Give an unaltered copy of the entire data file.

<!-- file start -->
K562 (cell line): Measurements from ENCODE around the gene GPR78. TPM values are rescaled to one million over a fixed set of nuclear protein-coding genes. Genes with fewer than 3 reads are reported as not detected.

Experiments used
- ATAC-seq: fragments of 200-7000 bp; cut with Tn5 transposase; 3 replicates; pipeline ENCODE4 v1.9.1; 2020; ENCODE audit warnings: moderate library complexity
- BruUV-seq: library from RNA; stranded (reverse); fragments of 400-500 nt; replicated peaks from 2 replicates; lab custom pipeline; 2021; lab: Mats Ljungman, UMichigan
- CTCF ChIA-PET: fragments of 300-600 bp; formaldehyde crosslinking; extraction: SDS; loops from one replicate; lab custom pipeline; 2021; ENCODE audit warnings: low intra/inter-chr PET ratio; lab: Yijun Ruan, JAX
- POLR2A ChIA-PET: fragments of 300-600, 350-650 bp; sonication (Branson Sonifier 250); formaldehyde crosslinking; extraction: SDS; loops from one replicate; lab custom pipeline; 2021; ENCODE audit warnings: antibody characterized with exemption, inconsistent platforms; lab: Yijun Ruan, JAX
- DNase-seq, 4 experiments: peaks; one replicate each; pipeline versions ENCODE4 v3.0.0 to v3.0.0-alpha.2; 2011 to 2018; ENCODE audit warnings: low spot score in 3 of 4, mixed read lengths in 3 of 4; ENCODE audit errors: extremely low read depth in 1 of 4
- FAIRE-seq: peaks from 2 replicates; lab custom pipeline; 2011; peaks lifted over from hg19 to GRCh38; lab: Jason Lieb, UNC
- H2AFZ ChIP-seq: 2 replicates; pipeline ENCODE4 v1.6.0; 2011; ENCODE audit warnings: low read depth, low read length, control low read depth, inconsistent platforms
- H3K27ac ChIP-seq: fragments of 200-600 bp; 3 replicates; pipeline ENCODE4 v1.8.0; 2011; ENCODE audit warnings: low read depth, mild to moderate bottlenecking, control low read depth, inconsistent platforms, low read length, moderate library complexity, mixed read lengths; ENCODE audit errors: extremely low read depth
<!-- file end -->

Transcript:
K562 (cell line): Measurements from ENCODE around the gene GPR78. TPM values are rescaled to one million over a fixed set of nuclear protein-coding genes. Genes with fewer than 3 reads are reported as not detected.

Experiments used
- ATAC-seq: fragments of 200-7000 bp; cut with Tn5 transposase; 3 replicates; pipeline ENCODE4 v1.9.1; 2020; ENCODE audit warnings: moderate library complexity
- BruUV-seq: library from RNA; stranded (reverse); fragments of 400-500 nt; replicated peaks from 2 replicates; lab custom pipeline; 2021; lab: Mats Ljungman, UMichigan
- CTCF ChIA-PET: fragments of 300-600 bp; formaldehyde crosslinking; extraction: SDS; loops from one replicate; lab custom pipeline; 2021; ENCODE audit warnings: low intra/inter-chr PET ratio; lab: Yijun Ruan, JAX
- POLR2A ChIA-PET: fragments of 300-600, 350-650 bp; sonication (Branson Sonifier 250); formaldehyde crosslinking; extraction: SDS; loops from one replicate; lab custom pipeline; 2021; ENCODE audit warnings: antibody characterized with exemption, inconsistent platforms; lab: Yijun Ruan, JAX
- DNase-seq, 4 experiments: peaks; one replicate each; pipeline versions ENCODE4 v3.0.0 to v3.0.0-alpha.2; 2011 to 2018; ENCODE audit warnings: low spot score in 3 of 4, mixed read lengths in 3 of 4; ENCODE audit errors: extremely low read depth in 1 of 4
- FAIRE-seq: peaks from 2 replicates; lab custom pipeline; 2011; peaks lifted over from hg19 to GRCh38; lab: Jason Lieb, UNC
- H2AFZ ChIP-seq: 2 replicates; pipeline ENCODE4 v1.6.0; 2011; ENCODE audit warnings: low read depth, low read length, control low read depth, inconsistent platforms
- H3K27ac ChIP-seq: fragments of 200-600 bp; 3 replicates; pipeline ENCODE4 v1.8.0; 2011; ENCODE audit warnings: low read depth, mild to moderate bottlenecking, control low read depth, inconsistent platforms, low read length, moderate library complexity, mixed read lengths; ENCODE audit errors: extremely low read depth